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Release date: 25.07.11
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Manuel Rocha Iturbide | Mexican Composer 1963


"The topics that I have developed in my work are space explorations (in electroacoustic music as well as in sound installation), the relation between the visual and the sound object, timbral unfolding of the sound object, metaphorical as well as conceptual; the use of sound landscape, and exploration of the possibilities of sound in general terms, in acoustic instruments as well as in everyday objects and the human voice. My sound compositions, sculptures and installations come from different approaches to the phenomenon of sound; whether it is from pure Imagination, from programmatic scripts, from the conceptual, from sound landscape or from experimentation with different sound objects. In the last few year I have been very interested in the spatial phenomenon of sound, 360 degree listening versus traditional directional listening which still gives the listener a lineal relationship of the interpreter or the source of sound. Thus, most of the electroacoustic works and installations of this sound artist have been developed in 4, 6, 8 or more different and Independent channels."


Manuel Rocha, July 12, 2011



Manuel Rocha Iturbide is a mexican composer and sound artist. He is studying for a degree in composition at the National Music School, UNAM. He has a Master's degree from Mills College and a PhD in Music Aesthetics, Science and Technology from The University of Paris VIII. His compositions have been played at important Festivals in Mexico, USA, Canada, Latin America, Europe and Asia. He has received requests by contemporary music groups such as String Quartet Arditti and Onix Mexican Ensemble. Rocha Iturbide received the Jovenes Creadores (Young Creators) scholarship from FONCA In 1993-94 and 2009. In 1996 and 1997 he was awarded two prizes in the Luigi Russolo International Contest in Italy, as well as to honorable mentions in the International Electroacoustic Music Contest in Bourges, in 2006 he won the first prize and in 2009 a honorable mention in ARS ELECTRONICA. He has made sound sculptures and installations in important art spaces internationally (Chantal Crusel Gallery, Paris France 1994; Artist Space NY, 1997; Sydney Biennial, Australia 1998; ARCO, Madrid España 1999; Mercosul Biennial, Portoalegre Brazil 2005; Koldo de Mitxelena, San Sebastian, Spain, etc. He was co-founder and curator of the International sound art festival (1999-2002), co-founder of the Laboratorio de Experimentacion de Arte Sonoro (LEAS), as well curator of other shows and concerts and researcher in art sound and electroacoustic music at a Graduate and Postgraduate level at the UAEM in Morelos, Universidad del Claustro de Sor Juana, Universidad Iberoamericana and ENM at the UNAM in Mexico.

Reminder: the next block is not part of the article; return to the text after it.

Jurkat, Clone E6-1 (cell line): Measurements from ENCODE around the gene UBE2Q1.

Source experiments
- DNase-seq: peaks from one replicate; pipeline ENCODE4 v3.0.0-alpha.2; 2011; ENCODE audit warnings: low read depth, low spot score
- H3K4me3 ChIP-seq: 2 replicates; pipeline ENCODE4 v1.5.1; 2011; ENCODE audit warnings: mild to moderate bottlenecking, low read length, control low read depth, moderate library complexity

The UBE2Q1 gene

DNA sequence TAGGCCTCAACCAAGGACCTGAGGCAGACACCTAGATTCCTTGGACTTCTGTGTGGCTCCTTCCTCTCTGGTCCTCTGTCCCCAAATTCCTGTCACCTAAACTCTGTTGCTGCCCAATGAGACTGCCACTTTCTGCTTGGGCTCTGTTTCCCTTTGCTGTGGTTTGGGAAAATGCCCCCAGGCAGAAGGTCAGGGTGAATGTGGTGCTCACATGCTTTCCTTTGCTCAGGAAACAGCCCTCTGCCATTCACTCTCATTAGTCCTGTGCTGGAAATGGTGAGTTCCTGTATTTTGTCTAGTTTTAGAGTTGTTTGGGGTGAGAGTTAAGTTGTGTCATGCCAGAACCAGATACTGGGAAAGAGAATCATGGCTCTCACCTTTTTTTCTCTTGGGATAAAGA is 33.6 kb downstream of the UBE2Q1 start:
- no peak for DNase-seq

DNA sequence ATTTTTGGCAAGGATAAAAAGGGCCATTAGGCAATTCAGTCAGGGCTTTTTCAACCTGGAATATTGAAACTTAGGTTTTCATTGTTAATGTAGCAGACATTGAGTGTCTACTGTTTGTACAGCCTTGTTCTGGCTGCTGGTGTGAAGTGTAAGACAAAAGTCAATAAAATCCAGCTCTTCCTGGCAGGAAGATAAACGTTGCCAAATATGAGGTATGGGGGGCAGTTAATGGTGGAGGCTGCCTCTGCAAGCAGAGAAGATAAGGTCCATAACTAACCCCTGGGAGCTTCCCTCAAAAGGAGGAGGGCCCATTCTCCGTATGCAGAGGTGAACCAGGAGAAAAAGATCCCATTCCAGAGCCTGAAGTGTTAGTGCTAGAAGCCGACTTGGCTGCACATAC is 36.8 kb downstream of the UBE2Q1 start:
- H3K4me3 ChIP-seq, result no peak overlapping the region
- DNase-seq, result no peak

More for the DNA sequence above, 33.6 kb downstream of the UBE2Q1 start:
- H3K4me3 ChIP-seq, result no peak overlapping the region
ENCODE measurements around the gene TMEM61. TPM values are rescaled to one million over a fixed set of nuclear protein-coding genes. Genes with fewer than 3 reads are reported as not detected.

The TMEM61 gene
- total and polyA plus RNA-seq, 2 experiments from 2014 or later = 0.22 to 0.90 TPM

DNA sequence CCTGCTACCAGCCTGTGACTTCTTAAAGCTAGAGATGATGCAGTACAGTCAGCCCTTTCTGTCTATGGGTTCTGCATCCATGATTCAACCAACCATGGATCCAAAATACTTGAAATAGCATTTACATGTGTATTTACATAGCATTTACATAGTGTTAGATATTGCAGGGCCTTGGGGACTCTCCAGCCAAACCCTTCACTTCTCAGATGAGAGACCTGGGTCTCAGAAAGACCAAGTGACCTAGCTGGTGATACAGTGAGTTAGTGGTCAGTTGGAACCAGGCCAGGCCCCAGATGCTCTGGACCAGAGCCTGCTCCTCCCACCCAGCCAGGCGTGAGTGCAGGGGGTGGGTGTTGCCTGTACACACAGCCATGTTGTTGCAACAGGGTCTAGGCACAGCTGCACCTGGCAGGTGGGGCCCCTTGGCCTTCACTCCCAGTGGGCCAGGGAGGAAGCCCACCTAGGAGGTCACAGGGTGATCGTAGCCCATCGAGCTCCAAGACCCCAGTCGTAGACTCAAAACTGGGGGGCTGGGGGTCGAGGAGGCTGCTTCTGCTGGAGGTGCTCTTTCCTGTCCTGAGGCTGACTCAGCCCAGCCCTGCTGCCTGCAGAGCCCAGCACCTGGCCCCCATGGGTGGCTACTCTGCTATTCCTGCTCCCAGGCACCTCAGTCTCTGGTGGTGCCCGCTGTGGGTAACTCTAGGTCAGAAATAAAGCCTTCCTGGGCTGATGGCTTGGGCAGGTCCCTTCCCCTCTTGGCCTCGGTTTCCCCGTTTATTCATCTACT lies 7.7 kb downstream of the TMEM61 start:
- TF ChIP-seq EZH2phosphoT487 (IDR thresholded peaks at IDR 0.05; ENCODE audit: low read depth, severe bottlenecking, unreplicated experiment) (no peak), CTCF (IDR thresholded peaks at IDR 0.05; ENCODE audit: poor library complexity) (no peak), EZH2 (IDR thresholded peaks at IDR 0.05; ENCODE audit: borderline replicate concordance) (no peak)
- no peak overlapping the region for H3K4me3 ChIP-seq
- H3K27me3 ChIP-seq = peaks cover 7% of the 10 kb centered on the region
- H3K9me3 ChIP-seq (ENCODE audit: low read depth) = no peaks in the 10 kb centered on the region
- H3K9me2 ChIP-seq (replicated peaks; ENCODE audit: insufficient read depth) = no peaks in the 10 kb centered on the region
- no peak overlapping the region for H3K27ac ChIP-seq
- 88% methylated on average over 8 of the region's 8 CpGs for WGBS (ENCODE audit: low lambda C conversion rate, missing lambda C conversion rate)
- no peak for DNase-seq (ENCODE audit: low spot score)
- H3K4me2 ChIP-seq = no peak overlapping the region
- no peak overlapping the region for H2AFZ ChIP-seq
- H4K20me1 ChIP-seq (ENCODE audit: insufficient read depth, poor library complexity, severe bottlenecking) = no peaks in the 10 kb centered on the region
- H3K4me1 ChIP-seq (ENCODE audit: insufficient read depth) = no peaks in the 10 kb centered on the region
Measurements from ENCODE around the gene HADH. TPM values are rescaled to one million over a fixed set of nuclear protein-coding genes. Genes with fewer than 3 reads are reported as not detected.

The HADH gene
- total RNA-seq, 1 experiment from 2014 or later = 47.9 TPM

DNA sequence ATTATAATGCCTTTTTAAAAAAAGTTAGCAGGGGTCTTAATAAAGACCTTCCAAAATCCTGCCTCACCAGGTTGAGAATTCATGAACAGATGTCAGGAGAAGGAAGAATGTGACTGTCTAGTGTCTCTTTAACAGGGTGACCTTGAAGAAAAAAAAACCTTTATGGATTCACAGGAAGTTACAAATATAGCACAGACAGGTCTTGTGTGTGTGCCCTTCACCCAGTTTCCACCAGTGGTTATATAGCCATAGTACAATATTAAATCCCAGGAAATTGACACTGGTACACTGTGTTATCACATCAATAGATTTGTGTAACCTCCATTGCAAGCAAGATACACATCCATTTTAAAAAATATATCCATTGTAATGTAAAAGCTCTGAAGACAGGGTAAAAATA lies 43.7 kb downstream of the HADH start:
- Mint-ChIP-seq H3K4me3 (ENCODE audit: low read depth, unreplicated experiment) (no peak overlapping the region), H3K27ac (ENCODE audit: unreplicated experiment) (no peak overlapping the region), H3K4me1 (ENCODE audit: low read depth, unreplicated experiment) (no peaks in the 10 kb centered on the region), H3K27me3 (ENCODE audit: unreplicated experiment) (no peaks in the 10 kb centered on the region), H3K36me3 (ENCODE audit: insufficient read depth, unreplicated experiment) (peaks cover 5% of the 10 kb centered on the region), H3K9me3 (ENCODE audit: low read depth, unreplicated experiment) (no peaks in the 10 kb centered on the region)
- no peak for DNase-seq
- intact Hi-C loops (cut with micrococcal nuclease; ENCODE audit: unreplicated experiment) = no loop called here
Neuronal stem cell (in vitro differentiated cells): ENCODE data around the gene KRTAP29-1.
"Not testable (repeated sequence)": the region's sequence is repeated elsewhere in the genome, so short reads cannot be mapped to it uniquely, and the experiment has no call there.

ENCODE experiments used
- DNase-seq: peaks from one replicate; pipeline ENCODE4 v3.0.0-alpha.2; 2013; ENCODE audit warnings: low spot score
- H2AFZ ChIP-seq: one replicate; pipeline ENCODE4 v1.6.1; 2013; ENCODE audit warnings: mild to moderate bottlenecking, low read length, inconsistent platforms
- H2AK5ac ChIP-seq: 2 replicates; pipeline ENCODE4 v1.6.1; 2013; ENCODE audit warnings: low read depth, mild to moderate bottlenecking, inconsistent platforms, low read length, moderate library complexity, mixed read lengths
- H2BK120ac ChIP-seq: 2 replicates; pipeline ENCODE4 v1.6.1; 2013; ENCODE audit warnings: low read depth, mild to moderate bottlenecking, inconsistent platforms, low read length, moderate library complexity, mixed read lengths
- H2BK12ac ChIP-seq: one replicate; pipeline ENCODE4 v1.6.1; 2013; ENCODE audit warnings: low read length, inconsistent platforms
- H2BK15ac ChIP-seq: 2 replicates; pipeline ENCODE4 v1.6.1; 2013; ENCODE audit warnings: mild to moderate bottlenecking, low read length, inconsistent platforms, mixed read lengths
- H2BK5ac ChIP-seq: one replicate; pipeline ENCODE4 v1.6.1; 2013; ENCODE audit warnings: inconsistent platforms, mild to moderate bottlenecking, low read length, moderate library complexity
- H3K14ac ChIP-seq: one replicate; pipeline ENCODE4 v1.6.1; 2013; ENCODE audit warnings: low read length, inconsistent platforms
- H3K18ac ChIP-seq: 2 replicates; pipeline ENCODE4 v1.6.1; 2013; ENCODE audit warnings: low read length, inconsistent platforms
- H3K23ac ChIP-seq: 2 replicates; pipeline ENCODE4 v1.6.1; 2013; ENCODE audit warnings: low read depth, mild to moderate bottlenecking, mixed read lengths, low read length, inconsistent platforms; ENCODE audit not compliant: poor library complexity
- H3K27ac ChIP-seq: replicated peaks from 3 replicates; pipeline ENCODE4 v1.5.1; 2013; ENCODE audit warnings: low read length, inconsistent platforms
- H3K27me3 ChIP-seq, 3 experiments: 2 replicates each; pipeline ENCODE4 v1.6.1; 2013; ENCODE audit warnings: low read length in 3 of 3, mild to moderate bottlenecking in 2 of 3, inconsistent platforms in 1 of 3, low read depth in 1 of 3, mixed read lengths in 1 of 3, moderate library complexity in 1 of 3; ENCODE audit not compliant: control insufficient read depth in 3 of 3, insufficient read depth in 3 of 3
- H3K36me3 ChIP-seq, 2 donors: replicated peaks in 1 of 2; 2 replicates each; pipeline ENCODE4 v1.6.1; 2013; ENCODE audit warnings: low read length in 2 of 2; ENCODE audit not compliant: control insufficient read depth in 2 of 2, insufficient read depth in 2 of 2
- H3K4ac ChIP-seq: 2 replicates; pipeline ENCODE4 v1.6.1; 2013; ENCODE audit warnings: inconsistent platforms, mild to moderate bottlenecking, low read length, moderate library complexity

Frost Clear Energy Saver

Translation by Simona Schaffer


Refrigerator amplified with a contact microphone, double bass and computer with two fixed digital tracks

By unfolding the sound object, my goal is to show different approaches to one single thing. Metaphorically speaking this would be the same as visualizing a sound in three dimensions, in order to perceive its different characteristics. This is the same as walking around a sculpture in a museum. The sculpture seems to change constantly, but it’s really your point of view what changes. I take up this idea in my work “Frost Clear”, built from the manipulation of a sampling of my fridge’s engine. Now, how did the idea of making music with that sound get into my head? I used to hate the noise of refrigerators. I used to feel annoyed every time I stood by one, and I never knew exactly why. Suddenly, when the noise stopped, I realized my discomfort came from that discontinuous noise. It wasn’t until later, living in Oklahoma, that I discovered refrigerators could create very interesting noises. The noise of my refrigerator’s engine, by the way, seemed a sort of chant since the harmonics changed constantly and regularly. And when listening carefully, I discovered that the spectral structure of sound was very rich due to the combination of natural harmonics and inharmonics (1).